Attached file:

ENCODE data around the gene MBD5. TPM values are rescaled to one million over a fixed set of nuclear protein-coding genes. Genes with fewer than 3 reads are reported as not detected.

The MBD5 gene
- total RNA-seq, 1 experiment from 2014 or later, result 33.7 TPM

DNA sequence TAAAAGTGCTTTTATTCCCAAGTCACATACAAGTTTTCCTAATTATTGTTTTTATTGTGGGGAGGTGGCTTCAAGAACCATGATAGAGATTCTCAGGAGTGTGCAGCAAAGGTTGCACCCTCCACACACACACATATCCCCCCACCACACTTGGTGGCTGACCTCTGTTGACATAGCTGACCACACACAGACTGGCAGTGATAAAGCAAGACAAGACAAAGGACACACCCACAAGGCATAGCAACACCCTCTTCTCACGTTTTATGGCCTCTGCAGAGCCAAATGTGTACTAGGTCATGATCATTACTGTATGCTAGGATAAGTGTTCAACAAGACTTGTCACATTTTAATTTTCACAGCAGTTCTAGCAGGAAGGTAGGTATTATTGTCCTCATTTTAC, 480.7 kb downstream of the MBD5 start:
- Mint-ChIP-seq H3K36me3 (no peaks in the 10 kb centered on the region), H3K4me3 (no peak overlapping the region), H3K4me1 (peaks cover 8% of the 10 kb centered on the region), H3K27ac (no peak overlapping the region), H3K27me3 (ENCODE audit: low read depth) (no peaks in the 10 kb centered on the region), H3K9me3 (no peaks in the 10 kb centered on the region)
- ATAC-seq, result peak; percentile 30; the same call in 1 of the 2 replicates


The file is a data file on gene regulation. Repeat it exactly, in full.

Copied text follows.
ENCODE data around the gene MBD5. TPM values are rescaled to one million over a fixed set of nuclear protein-coding genes. Genes with fewer than 3 reads are reported as not detected.

The MBD5 gene
- total RNA-seq, 1 experiment from 2014 or later, result 33.7 TPM

DNA sequence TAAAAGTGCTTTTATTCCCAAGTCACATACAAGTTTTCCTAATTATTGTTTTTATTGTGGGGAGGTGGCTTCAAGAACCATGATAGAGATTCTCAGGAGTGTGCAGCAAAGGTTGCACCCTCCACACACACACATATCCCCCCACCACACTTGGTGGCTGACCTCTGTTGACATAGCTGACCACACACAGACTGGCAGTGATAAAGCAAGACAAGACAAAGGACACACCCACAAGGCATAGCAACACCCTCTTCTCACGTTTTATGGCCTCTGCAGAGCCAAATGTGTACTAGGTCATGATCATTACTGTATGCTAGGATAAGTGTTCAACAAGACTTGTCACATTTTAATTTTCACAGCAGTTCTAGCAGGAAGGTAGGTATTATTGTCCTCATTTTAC, 480.7 kb downstream of the MBD5 start:
- Mint-ChIP-seq H3K36me3 (no peaks in the 10 kb centered on the region), H3K4me3 (no peak overlapping the region), H3K4me1 (peaks cover 8% of the 10 kb centered on the region), H3K27ac (no peak overlapping the region), H3K27me3 (ENCODE audit: low read depth) (no peaks in the 10 kb centered on the region), H3K9me3 (no peaks in the 10 kb centered on the region)
- ATAC-seq, result peak; percentile 30; the same call in 1 of the 2 replicates